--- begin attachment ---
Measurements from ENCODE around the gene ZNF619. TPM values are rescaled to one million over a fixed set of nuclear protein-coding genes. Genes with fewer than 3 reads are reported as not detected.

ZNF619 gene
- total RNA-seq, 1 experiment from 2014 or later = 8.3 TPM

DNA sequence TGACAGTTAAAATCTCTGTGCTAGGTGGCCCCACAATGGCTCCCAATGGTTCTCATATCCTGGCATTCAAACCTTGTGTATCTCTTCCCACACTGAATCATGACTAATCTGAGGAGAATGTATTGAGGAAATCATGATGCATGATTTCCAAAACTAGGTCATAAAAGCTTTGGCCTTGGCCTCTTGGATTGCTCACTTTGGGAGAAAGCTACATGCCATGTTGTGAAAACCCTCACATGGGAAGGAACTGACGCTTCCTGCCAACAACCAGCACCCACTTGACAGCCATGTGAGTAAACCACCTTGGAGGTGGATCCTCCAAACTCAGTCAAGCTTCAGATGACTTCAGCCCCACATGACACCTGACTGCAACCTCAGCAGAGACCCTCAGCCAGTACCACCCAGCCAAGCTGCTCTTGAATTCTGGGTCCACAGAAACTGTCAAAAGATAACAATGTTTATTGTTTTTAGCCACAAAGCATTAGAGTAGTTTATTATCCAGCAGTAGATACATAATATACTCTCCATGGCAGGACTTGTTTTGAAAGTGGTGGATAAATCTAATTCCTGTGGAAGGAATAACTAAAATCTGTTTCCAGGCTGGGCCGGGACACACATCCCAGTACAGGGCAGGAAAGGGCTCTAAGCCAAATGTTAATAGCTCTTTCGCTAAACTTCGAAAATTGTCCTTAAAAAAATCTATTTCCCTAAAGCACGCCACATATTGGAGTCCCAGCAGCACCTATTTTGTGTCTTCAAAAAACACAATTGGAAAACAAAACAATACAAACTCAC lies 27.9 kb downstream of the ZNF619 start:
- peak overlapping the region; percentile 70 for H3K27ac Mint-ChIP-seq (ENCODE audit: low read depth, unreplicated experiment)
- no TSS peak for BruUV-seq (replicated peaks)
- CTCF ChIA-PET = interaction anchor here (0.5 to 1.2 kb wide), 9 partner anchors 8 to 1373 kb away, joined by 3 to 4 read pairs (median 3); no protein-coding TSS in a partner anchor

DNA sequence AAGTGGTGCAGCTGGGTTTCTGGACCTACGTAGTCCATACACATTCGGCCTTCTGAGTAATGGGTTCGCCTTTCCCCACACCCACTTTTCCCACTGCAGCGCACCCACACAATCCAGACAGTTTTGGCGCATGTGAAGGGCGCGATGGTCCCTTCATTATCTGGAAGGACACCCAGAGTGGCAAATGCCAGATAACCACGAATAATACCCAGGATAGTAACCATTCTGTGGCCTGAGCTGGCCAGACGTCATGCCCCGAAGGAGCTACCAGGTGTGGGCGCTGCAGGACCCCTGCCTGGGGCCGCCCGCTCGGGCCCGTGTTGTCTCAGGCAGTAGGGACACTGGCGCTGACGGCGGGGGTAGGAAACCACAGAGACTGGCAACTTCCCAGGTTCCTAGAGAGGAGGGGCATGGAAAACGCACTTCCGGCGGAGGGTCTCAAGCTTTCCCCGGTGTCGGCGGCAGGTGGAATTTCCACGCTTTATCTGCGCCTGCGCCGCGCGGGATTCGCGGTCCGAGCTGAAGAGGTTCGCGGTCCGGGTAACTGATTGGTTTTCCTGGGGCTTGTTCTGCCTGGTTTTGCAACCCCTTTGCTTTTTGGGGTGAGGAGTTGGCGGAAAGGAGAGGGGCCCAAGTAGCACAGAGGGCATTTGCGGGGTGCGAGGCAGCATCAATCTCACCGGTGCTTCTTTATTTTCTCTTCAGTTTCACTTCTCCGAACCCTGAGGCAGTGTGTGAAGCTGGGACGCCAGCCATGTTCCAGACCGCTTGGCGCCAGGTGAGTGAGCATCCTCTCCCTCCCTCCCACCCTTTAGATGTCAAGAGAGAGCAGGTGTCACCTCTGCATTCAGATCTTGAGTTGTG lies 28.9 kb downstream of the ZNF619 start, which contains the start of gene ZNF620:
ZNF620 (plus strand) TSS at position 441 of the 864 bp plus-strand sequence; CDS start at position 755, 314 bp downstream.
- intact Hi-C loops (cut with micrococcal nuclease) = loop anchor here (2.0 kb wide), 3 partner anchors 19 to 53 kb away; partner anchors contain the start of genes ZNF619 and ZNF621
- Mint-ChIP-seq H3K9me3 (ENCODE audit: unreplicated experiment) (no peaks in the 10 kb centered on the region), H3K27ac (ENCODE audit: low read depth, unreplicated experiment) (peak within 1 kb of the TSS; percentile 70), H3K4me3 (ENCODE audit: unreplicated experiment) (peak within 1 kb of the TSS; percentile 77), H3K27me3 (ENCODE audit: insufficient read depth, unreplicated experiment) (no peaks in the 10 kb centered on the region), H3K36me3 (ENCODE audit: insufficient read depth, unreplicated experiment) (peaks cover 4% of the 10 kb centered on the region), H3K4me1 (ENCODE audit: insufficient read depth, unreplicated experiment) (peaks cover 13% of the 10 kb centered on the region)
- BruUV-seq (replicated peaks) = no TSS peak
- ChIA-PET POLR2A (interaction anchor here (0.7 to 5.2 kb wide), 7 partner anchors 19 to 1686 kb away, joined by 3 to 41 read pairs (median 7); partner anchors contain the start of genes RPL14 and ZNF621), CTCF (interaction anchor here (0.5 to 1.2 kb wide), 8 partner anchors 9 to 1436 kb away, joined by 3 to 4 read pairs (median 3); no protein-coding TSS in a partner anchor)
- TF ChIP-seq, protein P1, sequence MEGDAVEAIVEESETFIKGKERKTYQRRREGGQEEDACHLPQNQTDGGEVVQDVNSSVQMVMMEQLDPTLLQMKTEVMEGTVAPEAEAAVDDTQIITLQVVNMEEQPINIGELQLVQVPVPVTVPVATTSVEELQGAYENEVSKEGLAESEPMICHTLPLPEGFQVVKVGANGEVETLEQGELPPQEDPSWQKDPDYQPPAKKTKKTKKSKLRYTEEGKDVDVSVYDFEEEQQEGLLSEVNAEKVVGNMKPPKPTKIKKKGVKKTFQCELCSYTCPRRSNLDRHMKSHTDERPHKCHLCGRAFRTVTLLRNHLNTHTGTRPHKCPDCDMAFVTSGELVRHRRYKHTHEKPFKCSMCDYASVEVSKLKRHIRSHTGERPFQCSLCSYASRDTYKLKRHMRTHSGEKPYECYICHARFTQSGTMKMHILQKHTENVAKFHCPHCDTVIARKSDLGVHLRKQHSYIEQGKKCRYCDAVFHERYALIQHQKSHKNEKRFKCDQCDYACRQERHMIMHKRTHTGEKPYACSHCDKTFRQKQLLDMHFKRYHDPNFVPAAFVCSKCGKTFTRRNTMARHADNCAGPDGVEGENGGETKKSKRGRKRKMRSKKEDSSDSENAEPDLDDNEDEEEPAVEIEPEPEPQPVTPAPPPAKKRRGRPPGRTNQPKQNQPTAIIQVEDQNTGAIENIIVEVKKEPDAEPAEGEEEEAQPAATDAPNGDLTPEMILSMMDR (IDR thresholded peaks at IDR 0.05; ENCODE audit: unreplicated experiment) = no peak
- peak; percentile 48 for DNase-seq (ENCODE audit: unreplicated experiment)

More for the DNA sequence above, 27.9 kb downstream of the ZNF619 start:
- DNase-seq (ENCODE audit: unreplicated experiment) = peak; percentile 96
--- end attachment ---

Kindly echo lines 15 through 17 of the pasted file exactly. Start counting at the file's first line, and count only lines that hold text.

- peak; percentile 48 for DNase-seq (ENCODE audit: unreplicated experiment)

More for the DNA sequence above, 27.9 kb downstream of the ZNF619 start:
- DNase-seq (ENCODE audit: unreplicated experiment) = peak; percentile 96